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I am learning bash and I have a file with 500000 lines, each of them has this pattern:

NNNNNNNN NNNNNN C

N = number | C = char A-Z | First space is a tab, second is a regular space.

I want to create a file with the last part, starting at the second column of numbers (NNNNNN C) using a bash script. I was able to do it with:

i=1
while [ $i -le 500000 ]
do
    echo $i
    sed $i"q;d" $1 | tail -c 9 >> file
    ((i++))
done

But it takes ages because it writes each line into the file, one by one. How can I do this faster?

Thanks

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up vote 1 down vote accepted

Use cut, which uses tabs as a delimiter by default.

To read infile and put fields (-f) 2 onwards (2-) into file:

cut -f2- infile > file
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1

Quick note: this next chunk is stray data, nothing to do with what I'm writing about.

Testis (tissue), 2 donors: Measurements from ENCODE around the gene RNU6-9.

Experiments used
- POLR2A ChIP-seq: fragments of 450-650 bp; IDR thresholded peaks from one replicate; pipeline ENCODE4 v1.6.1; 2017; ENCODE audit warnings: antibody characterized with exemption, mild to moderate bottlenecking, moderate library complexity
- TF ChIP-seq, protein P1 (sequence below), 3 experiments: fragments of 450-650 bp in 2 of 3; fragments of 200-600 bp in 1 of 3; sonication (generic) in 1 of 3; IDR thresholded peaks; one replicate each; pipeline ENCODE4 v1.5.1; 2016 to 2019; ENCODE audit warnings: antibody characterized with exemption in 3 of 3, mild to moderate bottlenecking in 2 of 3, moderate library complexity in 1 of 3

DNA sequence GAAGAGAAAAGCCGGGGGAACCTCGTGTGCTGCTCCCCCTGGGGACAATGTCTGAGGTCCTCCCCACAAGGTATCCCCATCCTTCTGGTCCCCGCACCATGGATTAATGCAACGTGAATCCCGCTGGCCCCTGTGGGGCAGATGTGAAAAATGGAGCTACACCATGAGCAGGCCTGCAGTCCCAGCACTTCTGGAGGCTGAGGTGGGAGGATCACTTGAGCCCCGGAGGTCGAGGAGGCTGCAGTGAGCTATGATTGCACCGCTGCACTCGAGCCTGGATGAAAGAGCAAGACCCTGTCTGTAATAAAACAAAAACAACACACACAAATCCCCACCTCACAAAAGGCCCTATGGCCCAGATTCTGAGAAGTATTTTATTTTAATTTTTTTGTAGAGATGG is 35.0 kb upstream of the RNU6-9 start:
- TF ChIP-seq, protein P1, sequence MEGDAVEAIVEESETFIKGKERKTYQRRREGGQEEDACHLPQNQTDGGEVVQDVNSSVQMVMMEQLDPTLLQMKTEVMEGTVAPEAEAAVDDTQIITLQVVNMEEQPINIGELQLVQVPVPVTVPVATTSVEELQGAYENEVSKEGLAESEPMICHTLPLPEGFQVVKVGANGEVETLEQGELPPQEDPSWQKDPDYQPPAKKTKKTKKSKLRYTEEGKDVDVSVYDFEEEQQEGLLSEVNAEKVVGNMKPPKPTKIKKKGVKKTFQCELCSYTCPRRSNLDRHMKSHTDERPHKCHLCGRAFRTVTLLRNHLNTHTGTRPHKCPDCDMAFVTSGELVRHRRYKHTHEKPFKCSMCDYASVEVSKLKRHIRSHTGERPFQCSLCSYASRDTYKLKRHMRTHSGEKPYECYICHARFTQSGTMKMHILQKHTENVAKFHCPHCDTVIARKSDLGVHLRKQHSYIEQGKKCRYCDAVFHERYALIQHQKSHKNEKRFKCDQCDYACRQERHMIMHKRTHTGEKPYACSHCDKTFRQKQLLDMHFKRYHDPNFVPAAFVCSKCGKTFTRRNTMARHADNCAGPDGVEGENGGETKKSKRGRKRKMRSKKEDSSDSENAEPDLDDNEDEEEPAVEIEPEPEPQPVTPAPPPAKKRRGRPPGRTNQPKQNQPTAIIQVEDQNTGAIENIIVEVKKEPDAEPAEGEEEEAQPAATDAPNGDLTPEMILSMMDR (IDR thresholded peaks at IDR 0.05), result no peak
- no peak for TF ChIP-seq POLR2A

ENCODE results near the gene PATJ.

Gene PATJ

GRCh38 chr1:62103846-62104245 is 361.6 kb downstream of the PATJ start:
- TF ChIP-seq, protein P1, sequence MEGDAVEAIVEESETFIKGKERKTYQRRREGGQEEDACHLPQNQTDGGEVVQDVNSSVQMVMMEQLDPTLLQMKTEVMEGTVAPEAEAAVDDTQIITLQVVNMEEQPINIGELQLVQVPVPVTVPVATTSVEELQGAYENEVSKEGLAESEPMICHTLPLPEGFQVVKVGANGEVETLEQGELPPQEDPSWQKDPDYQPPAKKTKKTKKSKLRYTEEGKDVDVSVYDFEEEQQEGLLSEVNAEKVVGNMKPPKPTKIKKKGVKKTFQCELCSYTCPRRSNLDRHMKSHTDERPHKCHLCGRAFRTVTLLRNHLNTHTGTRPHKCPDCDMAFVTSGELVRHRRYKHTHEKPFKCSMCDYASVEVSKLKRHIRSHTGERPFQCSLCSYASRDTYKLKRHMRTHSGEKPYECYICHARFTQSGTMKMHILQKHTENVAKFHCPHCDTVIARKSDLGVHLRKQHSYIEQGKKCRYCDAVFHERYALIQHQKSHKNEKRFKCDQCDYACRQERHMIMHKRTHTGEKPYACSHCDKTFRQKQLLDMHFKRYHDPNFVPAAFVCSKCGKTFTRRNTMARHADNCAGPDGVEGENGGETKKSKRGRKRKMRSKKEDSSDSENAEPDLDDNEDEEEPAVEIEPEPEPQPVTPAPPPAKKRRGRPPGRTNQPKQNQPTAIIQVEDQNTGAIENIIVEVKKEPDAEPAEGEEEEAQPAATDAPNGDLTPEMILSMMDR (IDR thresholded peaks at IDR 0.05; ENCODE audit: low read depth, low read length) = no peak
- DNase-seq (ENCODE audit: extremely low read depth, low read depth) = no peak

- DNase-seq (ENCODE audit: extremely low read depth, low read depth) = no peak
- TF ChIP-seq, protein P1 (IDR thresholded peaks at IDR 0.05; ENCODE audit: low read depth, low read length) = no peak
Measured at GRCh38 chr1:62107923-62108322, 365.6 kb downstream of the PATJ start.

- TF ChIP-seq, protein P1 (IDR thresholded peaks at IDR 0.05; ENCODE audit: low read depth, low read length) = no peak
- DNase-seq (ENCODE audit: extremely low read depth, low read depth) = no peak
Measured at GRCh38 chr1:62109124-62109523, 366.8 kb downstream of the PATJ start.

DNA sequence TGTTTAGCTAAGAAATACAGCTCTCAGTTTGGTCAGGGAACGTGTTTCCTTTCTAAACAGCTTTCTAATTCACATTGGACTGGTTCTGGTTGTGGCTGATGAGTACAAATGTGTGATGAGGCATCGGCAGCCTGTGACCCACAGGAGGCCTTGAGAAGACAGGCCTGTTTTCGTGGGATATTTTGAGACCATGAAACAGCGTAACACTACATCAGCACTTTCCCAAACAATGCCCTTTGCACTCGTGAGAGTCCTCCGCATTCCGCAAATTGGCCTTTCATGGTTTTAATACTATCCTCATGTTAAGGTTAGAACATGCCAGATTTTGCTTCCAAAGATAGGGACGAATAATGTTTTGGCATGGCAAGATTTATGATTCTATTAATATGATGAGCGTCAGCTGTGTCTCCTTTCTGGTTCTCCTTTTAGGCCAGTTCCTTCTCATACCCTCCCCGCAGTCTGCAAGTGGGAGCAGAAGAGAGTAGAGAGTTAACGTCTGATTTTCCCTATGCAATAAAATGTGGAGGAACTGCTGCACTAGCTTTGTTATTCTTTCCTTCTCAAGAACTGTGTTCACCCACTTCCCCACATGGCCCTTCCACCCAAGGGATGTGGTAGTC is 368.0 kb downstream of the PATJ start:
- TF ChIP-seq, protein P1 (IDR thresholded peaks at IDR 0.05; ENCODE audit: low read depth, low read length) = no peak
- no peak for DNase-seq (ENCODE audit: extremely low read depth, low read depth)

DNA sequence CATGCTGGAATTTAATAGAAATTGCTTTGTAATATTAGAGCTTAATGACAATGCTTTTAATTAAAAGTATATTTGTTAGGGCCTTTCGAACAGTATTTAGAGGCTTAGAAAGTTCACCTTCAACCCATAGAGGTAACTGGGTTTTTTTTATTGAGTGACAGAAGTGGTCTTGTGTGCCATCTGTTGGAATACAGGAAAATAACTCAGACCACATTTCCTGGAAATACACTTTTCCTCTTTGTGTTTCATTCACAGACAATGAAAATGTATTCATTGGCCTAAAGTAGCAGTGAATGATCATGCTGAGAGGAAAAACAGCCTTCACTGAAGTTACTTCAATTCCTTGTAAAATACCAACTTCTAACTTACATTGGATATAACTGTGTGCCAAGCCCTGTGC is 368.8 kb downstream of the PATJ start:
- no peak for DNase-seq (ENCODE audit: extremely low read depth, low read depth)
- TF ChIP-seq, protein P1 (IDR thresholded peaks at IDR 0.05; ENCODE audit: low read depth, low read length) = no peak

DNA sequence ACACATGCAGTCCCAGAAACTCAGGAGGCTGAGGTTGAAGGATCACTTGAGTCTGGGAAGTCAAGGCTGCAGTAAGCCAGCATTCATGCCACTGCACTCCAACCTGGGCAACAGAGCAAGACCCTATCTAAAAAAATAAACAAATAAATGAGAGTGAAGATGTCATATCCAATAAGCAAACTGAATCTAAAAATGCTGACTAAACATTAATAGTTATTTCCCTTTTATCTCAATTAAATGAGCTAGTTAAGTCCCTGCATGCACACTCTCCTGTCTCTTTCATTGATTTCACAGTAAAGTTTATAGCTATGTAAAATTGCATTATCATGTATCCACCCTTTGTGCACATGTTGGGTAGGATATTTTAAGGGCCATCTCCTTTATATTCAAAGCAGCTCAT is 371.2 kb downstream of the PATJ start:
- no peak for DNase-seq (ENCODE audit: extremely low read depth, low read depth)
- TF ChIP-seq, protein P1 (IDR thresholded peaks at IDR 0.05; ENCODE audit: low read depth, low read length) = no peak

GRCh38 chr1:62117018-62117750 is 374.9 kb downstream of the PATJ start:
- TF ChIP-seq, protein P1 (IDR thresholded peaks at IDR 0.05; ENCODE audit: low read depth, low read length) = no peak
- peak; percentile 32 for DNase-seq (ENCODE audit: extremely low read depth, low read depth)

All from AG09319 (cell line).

Great and simple. I have read the man page and I was able to do it with cut -c 10-17 $1 > $2 too, and using parameters. Thank you! – Fdiazreal Mar 10 '13 at 22:45
    
Glad my answer helped you. Often the simplest utilities are the best. – Johnsyweb Mar 11 '13 at 4:23

You can use read to split each line into words, and then print the ones you want:

while read a b c; do
  echo "$b $c"
done < input_file > output_file
share|improve this answer
    
That works perfect, I think I will use it in another type of file. Thank you! – Fdiazreal Mar 10 '13 at 22:43

yes, that would take a while. And while you DIY spirit is to be commended with using bash, this sort of task is usually taken care of with the unix tool that was designed for such tasks.

Try this

 sed 's/^.*<T>//' file > outFile

where <T> is either '\t' or the literal tab char, depending on your version of sed.

This deletes everything up to the first tab on each line in your file and then prints what is left into outFile.

IHTH.

share|improve this answer
    
It will be very useful for other files, using RegEx. Thank you! – Fdiazreal Mar 10 '13 at 22:47

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